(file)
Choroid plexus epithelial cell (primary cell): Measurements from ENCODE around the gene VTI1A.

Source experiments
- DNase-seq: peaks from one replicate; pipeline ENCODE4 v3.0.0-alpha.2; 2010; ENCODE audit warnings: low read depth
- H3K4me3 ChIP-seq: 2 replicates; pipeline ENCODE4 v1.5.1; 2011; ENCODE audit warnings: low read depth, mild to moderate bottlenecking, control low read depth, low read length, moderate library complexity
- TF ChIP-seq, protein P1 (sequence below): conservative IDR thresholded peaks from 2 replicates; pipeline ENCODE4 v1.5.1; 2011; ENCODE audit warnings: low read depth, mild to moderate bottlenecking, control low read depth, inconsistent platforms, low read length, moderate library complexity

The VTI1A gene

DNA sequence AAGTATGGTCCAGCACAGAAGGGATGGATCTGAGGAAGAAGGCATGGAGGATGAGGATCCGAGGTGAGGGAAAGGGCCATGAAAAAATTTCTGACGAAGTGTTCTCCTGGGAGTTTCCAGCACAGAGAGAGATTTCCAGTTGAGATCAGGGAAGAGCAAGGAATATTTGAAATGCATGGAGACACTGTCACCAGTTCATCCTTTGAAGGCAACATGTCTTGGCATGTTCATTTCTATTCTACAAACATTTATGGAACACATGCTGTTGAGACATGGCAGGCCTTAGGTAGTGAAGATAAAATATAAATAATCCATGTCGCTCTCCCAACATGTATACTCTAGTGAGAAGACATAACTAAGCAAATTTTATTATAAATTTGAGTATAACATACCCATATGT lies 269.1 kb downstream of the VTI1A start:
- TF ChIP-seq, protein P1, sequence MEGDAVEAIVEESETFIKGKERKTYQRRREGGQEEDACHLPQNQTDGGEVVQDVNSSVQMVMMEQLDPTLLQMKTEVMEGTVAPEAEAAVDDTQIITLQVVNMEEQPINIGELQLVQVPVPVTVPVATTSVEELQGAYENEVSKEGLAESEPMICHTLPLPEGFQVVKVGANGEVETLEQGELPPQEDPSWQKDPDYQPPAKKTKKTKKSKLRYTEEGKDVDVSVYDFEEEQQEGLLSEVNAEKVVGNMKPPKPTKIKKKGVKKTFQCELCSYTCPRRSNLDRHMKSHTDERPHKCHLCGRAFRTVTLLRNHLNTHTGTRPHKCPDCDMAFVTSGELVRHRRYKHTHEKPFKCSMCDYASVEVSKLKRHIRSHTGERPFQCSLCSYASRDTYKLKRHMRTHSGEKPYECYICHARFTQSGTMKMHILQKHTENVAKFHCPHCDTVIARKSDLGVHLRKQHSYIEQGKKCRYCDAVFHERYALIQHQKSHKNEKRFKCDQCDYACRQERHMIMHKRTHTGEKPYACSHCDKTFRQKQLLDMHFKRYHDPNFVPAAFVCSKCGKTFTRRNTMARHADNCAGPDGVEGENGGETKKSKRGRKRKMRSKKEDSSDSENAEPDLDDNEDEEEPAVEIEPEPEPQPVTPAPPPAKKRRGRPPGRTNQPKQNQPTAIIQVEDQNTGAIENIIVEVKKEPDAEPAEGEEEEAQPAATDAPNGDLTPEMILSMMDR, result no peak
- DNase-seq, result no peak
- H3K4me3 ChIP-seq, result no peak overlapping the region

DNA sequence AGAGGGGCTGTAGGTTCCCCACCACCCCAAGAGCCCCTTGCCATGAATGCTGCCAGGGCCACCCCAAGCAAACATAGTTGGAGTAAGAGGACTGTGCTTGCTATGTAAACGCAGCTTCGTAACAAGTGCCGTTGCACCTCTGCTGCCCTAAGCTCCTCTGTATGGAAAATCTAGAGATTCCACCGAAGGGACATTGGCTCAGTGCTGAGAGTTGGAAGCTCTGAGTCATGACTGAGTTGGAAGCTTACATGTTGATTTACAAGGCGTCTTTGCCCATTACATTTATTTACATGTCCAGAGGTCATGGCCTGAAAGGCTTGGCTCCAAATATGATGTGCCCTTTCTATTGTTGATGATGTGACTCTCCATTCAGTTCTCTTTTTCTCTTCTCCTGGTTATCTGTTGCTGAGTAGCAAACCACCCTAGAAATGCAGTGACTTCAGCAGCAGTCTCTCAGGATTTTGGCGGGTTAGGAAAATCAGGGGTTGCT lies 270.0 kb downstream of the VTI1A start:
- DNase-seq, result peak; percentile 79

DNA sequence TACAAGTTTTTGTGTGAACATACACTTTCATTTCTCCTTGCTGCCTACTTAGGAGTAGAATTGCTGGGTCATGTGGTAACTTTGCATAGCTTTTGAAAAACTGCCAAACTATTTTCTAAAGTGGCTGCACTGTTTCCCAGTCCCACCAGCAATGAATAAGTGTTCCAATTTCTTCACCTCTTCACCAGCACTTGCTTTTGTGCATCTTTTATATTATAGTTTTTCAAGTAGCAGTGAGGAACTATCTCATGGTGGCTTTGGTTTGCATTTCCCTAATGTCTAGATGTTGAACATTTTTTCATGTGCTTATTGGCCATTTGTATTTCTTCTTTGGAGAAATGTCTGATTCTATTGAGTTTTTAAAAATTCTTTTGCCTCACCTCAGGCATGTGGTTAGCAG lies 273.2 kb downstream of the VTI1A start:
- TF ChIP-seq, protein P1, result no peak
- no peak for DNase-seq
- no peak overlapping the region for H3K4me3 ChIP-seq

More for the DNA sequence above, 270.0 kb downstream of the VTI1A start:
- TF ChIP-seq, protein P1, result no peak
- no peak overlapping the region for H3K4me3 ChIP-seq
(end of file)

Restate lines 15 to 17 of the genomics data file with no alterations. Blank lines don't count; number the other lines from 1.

- no peak for DNase-seq
- no peak overlapping the region for H3K4me3 ChIP-seq

More for the DNA sequence above, 270.0 kb downstream of the VTI1A start: